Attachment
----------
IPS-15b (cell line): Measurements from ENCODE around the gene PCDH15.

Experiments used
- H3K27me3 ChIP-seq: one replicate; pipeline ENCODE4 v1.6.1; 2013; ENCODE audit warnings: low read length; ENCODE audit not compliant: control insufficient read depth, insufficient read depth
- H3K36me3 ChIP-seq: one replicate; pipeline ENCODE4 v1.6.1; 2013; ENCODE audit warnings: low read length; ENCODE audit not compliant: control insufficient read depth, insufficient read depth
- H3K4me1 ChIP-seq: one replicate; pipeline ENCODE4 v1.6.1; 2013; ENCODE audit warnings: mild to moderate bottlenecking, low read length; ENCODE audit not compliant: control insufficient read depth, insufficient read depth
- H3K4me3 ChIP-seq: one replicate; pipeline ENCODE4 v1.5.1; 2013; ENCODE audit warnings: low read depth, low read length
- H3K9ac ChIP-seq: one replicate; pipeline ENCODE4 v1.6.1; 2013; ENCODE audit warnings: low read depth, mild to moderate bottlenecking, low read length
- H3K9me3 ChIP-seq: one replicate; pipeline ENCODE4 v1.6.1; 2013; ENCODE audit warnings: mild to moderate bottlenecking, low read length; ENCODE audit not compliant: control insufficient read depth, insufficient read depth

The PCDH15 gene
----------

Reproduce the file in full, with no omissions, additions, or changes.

IPS-15b (cell line): Measurements from ENCODE around the gene PCDH15.

Experiments used
- H3K27me3 ChIP-seq: one replicate; pipeline ENCODE4 v1.6.1; 2013; ENCODE audit warnings: low read length; ENCODE audit not compliant: control insufficient read depth, insufficient read depth
- H3K36me3 ChIP-seq: one replicate; pipeline ENCODE4 v1.6.1; 2013; ENCODE audit warnings: low read length; ENCODE audit not compliant: control insufficient read depth, insufficient read depth
- H3K4me1 ChIP-seq: one replicate; pipeline ENCODE4 v1.6.1; 2013; ENCODE audit warnings: mild to moderate bottlenecking, low read length; ENCODE audit not compliant: control insufficient read depth, insufficient read depth
- H3K4me3 ChIP-seq: one replicate; pipeline ENCODE4 v1.5.1; 2013; ENCODE audit warnings: low read depth, low read length
- H3K9ac ChIP-seq: one replicate; pipeline ENCODE4 v1.6.1; 2013; ENCODE audit warnings: low read depth, mild to moderate bottlenecking, low read length
- H3K9me3 ChIP-seq: one replicate; pipeline ENCODE4 v1.6.1; 2013; ENCODE audit warnings: mild to moderate bottlenecking, low read length; ENCODE audit not compliant: control insufficient read depth, insufficient read depth

The PCDH15 gene